With this in mind, it is very likely that the legend of the Minotaur inside the labyrinth at Knossos comes from the bull fighting in the center of the labyrinthine Palace of Knossos.

The Minotaur. Credit: Zde/Wikimedia Commons/CC BY-SA 3.0

Theseus overthrowing King Minos’ oppression

This story from Greek mythology of Theseus killing the Minotaur may well be related to a specific event in the history of the Minoan civilization. The reason Theseus was taken to Crete in the first place is because King Minos had imposed a regular tribute of men and women from Athens.

The Minoans would take these prisoners and feed them to the Minotaur. By killing the Minotaur, Theseus ended the oppression of King Minos over the Athenians.

While admittedly speculative, there is a reasonable theory that suggests that this comes from the historical events of the 15th century BCE. In that century, the Mycenaean Greeks defeated the Minoans and conquered Crete. This ended Minoan dominance of the Aegean.

We do not know for sure how the Mycenaean Greeks viewed the Minoans. However, legends about Minos from Greek mythology prove that the later Greeks viewed the Minoans as oppressors. Therefore, they may have remembered their historical overthrow of the Minoans as an act of freeing themselves from the oppression of a dominant power.

The Isles of the Blessed in Greek Mythology

In the fifth century BCE, the historian Hellanicus of Lesbos wrote a book called Atlantis. Although this document is now lost, a small fragment of it survives. One surviving part is the statement that ‘Poseidon mated with Celaeno, and their son Lycus was settled by his father in the Isles of the Blessed and made immortal.’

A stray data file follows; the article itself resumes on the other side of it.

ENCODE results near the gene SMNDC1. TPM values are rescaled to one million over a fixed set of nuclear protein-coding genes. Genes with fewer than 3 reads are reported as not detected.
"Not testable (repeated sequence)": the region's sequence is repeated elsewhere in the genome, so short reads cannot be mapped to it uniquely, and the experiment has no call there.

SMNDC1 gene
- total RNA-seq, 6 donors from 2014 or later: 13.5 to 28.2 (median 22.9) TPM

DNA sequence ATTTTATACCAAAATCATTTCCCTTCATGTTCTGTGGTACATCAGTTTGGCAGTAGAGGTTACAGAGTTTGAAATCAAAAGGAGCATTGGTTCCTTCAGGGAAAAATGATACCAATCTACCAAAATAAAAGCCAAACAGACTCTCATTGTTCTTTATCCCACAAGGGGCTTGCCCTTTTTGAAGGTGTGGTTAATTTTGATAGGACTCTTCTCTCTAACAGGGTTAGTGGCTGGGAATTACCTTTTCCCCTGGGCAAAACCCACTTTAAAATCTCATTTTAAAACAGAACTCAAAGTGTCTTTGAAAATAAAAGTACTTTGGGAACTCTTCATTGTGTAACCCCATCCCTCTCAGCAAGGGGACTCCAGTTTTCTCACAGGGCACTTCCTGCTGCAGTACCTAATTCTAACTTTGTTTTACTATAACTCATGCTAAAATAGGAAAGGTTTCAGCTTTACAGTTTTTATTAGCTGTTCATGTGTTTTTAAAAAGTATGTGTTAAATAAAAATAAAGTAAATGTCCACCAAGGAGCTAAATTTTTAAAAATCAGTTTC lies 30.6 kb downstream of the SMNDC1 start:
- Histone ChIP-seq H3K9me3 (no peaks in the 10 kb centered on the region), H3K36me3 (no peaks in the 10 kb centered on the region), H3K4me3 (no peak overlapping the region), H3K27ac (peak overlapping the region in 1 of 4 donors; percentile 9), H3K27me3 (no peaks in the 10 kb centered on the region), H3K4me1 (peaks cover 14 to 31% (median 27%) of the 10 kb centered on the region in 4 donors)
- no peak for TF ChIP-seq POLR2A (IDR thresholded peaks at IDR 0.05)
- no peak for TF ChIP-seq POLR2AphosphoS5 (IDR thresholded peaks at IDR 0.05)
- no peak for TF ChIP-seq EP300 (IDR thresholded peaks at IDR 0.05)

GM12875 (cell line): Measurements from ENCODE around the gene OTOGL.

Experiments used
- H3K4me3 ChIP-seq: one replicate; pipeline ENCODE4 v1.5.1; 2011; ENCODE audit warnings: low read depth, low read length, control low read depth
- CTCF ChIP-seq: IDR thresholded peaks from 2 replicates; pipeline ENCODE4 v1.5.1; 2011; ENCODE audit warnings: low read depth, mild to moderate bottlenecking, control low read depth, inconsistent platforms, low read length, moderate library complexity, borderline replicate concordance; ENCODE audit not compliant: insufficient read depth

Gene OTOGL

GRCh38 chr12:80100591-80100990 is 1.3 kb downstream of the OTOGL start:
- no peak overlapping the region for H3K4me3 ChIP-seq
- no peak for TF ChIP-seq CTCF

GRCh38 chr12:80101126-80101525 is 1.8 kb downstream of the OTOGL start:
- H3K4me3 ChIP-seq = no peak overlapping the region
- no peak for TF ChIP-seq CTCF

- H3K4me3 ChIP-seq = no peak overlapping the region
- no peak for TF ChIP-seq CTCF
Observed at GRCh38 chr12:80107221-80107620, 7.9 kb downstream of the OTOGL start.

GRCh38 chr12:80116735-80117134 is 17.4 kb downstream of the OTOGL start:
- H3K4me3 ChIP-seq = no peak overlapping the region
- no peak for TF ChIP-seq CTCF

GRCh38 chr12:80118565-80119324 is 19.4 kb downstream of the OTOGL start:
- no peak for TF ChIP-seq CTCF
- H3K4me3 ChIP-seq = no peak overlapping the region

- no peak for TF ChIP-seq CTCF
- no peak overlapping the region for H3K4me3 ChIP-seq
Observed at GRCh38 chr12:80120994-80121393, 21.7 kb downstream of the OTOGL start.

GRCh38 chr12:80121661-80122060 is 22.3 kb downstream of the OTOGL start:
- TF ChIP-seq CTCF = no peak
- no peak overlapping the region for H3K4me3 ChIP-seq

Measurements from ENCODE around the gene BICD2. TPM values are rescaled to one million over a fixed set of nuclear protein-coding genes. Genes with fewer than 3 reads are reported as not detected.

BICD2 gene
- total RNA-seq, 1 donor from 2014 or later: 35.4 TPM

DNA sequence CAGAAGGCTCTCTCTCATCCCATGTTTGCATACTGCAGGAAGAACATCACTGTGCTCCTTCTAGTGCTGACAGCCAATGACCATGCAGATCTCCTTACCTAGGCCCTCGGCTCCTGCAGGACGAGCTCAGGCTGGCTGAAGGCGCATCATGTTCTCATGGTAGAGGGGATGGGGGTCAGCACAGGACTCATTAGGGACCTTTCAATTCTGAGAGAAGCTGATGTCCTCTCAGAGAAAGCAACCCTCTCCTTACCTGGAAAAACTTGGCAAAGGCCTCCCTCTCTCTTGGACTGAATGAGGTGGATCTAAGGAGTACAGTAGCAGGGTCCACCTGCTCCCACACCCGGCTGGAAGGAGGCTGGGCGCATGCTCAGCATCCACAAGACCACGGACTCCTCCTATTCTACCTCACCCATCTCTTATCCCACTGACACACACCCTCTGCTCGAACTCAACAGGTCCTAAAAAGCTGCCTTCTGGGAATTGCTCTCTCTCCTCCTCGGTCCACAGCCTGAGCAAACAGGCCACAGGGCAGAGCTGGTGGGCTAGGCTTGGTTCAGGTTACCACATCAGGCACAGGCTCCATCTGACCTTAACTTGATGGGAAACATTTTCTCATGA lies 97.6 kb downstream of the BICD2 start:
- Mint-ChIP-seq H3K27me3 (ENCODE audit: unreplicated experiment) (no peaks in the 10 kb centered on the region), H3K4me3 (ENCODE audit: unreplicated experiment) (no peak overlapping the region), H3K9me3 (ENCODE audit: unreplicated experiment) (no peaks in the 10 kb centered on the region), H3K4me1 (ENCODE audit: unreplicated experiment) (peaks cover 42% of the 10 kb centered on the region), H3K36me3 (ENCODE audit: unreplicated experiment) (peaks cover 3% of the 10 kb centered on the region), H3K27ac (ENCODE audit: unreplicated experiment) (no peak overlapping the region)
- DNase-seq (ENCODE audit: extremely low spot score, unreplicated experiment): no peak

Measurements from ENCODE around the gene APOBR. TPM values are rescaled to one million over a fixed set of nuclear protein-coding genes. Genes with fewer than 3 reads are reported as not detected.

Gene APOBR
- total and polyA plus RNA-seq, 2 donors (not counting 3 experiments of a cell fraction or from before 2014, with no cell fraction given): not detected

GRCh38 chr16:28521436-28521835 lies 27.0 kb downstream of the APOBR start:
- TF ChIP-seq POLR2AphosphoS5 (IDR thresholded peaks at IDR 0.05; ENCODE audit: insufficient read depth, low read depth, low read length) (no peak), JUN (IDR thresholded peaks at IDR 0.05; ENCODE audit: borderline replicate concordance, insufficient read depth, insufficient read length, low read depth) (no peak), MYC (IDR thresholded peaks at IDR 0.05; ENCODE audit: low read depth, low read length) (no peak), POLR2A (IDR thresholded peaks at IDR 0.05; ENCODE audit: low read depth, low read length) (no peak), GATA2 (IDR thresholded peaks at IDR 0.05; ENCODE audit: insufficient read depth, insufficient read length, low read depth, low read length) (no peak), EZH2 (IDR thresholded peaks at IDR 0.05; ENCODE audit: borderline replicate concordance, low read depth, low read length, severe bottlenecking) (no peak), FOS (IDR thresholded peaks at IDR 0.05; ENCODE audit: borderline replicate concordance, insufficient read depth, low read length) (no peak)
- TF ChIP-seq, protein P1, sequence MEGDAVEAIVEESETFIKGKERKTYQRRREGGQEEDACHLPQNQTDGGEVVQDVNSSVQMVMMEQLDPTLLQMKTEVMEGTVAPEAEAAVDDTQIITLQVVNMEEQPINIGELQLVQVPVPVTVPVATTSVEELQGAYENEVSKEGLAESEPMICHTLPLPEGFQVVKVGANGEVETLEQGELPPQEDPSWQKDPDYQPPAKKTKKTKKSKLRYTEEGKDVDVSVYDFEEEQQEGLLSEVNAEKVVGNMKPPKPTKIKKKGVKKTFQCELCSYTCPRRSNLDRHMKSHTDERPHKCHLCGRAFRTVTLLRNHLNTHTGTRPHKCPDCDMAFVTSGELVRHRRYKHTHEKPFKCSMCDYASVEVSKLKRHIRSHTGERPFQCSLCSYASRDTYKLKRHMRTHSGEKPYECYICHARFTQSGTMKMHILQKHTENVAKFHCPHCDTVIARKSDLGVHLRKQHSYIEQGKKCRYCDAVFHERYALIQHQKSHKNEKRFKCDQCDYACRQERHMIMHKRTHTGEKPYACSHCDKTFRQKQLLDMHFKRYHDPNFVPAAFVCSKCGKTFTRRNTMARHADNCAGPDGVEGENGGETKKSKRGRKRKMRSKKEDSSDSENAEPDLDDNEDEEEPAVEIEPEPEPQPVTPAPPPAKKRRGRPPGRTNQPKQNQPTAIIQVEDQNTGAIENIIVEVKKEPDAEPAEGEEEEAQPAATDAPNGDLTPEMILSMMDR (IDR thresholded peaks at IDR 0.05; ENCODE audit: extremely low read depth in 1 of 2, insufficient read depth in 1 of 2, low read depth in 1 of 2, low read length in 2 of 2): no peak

The ‘Isles of the Blessed’ appear elsewhere in Greek mythology, but the sources generally do not give them a clear, fixed location. However, there is some evidence that these islands from Greek mythology were connected to Minoan lands.

For example, there is evidence that ‘the Blessed Isle’ was one of the names for Crete. In addition, Diodorus Siculus referred to some of the Aegean islands as ‘Isles of the Blessed.’ Therefore, this story from Greek mythology about the son of Poseidon ruling over the Isles of the Blessed could well be about the territory of the Minoans.


One of the most famous theories about the Minoans is that they were the historical Atlanteans. In the fourth century BCE, Plato wrote about Atlantis, a rich island civilization that dominated other nations and was eventually defeated by the Greeks. The similarity to the Minoans is obvious.

Much like the Minoans, Plato describes the Atlanteans as ruling over one main island, several others, and parts of the surrounding mainland. He describes Atlantis as being a center of international trade, just like the Minoans historically were. He describes a barbaric-looking temple in which bull fighting games were held, matching the Palace of Knossos.

The description of the Atlanteans as oppressing other nations, including the Greeks, matches the idea found in Greek mythology of the Minoans being aggressive oppressors. Notably, the story of Atlantis contains the detail that the Greeks waged war against them and defeated them. This is exactly what historically happened with the Minoans.

An often-overlooked detail that confirms this theory is the fact that Plato places this war in the time of Cecrops. He also places it at about the time of the founding of Athens. From other Greek records, we know that Cecrops allegedly lived around 1500 BCE. This was also when Athens was allegedly founded.

Therefore, Plato’s information places this war with Atlantis in precisely the era in which the war against the Minoans really took place.